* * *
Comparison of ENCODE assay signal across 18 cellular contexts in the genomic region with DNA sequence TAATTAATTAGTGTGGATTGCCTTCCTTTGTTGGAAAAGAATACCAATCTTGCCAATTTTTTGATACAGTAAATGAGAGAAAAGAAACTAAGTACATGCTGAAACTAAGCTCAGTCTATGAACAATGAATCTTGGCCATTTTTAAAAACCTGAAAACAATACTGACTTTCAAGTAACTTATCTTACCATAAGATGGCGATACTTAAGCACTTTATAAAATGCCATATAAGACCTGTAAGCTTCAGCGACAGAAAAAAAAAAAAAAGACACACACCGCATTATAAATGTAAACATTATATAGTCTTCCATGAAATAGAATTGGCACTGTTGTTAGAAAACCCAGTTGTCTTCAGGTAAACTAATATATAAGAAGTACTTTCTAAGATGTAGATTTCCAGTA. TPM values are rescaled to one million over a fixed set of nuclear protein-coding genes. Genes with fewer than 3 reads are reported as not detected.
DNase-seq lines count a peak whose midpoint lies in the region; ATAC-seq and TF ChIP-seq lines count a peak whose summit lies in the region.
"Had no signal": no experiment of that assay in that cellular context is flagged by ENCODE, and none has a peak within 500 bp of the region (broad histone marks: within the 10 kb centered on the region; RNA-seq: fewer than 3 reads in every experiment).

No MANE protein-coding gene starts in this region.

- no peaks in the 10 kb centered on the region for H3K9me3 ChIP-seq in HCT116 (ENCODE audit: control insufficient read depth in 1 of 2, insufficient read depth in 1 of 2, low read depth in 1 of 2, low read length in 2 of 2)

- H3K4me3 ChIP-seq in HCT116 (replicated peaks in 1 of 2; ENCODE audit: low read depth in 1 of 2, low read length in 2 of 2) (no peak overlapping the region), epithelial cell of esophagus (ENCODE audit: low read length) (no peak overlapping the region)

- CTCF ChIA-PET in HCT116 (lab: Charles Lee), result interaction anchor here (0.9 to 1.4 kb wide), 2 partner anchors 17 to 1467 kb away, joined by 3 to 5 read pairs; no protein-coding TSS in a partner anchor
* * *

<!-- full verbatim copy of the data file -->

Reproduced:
Comparison of ENCODE assay signal across 18 cellular contexts in the genomic region with DNA sequence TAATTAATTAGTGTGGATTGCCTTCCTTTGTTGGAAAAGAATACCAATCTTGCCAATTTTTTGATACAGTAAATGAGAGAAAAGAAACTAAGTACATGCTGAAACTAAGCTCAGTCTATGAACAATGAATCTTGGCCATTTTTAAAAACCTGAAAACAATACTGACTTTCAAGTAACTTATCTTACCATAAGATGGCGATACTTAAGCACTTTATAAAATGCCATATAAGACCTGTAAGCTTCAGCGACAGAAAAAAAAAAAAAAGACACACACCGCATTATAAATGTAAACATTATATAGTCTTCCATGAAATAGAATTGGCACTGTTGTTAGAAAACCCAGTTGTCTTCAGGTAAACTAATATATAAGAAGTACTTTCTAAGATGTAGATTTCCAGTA. TPM values are rescaled to one million over a fixed set of nuclear protein-coding genes. Genes with fewer than 3 reads are reported as not detected.
DNase-seq lines count a peak whose midpoint lies in the region; ATAC-seq and TF ChIP-seq lines count a peak whose summit lies in the region.
"Had no signal": no experiment of that assay in that cellular context is flagged by ENCODE, and none has a peak within 500 bp of the region (broad histone marks: within the 10 kb centered on the region; RNA-seq: fewer than 3 reads in every experiment).

No MANE protein-coding gene starts in this region.

- no peaks in the 10 kb centered on the region for H3K9me3 ChIP-seq in HCT116 (ENCODE audit: control insufficient read depth in 1 of 2, insufficient read depth in 1 of 2, low read depth in 1 of 2, low read length in 2 of 2)

- H3K4me3 ChIP-seq in HCT116 (replicated peaks in 1 of 2; ENCODE audit: low read depth in 1 of 2, low read length in 2 of 2) (no peak overlapping the region), epithelial cell of esophagus (ENCODE audit: low read length) (no peak overlapping the region)

- CTCF ChIA-PET in HCT116 (lab: Charles Lee), result interaction anchor here (0.9 to 1.4 kb wide), 2 partner anchors 17 to 1467 kb away, joined by 3 to 5 read pairs; no protein-coding TSS in a partner anchor